"A lot of times people see our girls selling cookies, but they don't realize all the incredible things they're doing for their communities, the incredible things they're doing in terms of building their own skills and their leadership so, girl scouting is important to me because it really is about building our future women leaders."
Women of all ages came together for a night to unity through strength and courage as the Girl Scouts of Connecticut celebrated its 20th anniversary at its annual Woman of Merit fundraiser event at the Stamford Hilton Thursday night.
Every year Girl Scouts of Connecticut recognizes a woman who exemplifies leadership, personal achievement, and service to community. This year's Woman of Merit Honoree went to Jeanette Horan, Chief Information Officer of IBM.
"The most important thing for girls to know is that they need to focus on their education," said Horan. "And certainly if they're in the scouting movement, they're also focusing on building their confidence and their leadership skills because you never know where life is going to take you and the solid foundation that you build at this age can take you anywhere. I had no idea I was going to be a CIO."
Organizers say they expect to raise about $100,000 to support programs.
"A lot of those programs go to underserved girls who can't afford to be girl scouts. We have programs in health and fitness. We have programs in health and fitness we have programs in financial literacy, we have programs in anti-bullying so tonight's proceeds go directly to our mission, to build girls of courage, character and confidence, who make the world a better place."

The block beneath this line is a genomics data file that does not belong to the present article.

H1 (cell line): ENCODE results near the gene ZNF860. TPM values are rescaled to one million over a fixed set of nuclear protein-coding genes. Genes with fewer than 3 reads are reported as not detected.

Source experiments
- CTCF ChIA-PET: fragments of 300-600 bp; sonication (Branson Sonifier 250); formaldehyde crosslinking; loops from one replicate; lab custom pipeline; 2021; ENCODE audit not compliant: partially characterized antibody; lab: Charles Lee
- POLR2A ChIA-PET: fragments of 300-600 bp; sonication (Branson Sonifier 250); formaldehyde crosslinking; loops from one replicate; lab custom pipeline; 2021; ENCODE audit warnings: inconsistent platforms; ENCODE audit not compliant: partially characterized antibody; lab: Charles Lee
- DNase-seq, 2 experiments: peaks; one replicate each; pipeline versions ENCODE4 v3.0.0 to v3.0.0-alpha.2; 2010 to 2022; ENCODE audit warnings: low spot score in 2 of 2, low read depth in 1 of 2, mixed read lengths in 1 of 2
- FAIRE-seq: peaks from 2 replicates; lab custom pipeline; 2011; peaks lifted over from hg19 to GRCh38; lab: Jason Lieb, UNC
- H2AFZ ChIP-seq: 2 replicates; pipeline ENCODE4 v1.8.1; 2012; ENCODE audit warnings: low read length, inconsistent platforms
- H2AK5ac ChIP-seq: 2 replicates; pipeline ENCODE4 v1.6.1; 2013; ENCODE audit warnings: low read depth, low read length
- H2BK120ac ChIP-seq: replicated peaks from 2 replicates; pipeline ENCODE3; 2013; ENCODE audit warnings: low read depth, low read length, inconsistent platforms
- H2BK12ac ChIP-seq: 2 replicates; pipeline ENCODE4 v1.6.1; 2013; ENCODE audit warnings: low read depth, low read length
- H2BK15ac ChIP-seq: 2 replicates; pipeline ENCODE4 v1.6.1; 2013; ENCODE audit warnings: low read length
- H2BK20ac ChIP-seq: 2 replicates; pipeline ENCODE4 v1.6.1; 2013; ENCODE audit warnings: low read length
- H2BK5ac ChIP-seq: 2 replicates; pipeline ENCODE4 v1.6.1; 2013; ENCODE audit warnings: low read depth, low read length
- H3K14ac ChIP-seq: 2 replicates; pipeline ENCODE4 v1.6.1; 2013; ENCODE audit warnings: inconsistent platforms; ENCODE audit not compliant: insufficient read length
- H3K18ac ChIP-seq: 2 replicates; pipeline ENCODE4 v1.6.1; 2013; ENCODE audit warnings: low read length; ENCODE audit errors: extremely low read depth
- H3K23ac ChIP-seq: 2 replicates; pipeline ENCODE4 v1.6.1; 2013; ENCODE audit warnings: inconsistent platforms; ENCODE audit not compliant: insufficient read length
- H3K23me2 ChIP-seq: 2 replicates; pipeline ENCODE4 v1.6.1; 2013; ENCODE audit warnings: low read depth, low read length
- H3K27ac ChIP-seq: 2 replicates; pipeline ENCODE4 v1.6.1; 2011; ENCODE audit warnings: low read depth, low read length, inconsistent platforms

With 45 thousand girl scouts in the state and 20 thousand volunteers, current and former scouts say every moment was well-worth it.
"My girl scout service was a learning experience all the way long. It didn't end when I was a girl, it stayed when I was an adult."
"This has defiantly helped me and I've gained skills that I wouldn't have gained until I was later on into my 20s and 30s, so it was definitely a huge help for me."
"Girl Scouts has always opened a lot of doors for me that I've seen a lot of girls not have."
"My mother was a rebellious girl and her rebellion took the act in 1923 in becoming a girl scout leader," said Elaine Lowerguard, former executive director of the Connecticut Valley Girl Scout Council.